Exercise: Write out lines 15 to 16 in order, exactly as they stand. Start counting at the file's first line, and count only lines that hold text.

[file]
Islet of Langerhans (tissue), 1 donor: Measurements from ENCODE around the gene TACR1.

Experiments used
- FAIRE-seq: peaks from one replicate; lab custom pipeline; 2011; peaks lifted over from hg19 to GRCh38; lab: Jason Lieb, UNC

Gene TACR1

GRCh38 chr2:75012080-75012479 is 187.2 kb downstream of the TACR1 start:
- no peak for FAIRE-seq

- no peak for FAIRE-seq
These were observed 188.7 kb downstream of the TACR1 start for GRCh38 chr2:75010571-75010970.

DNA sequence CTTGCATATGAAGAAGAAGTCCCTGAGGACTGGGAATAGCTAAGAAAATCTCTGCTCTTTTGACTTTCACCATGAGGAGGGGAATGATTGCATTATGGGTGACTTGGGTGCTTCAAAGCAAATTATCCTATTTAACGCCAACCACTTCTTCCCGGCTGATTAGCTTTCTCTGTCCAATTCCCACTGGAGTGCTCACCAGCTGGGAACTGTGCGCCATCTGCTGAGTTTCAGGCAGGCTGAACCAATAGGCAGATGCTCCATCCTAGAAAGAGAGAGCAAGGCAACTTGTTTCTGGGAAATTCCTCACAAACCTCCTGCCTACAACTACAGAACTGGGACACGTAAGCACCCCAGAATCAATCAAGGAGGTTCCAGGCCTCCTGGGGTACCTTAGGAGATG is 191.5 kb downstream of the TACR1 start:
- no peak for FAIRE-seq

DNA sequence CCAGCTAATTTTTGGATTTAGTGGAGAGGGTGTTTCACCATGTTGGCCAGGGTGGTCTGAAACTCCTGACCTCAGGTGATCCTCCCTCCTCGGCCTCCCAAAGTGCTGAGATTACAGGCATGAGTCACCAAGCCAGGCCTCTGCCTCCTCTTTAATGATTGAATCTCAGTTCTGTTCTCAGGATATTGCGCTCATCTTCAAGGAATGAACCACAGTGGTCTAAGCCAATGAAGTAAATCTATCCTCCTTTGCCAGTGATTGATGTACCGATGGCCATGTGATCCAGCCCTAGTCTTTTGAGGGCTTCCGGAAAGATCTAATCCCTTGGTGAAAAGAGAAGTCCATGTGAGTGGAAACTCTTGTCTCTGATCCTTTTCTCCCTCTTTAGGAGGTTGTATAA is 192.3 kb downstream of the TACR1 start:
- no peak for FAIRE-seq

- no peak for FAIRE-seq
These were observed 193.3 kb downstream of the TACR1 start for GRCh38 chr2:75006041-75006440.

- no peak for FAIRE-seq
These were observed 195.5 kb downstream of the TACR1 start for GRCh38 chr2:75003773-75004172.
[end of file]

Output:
- no peak for FAIRE-seq
These were observed 195.5 kb downstream of the TACR1 start for GRCh38 chr2:75003773-75004172.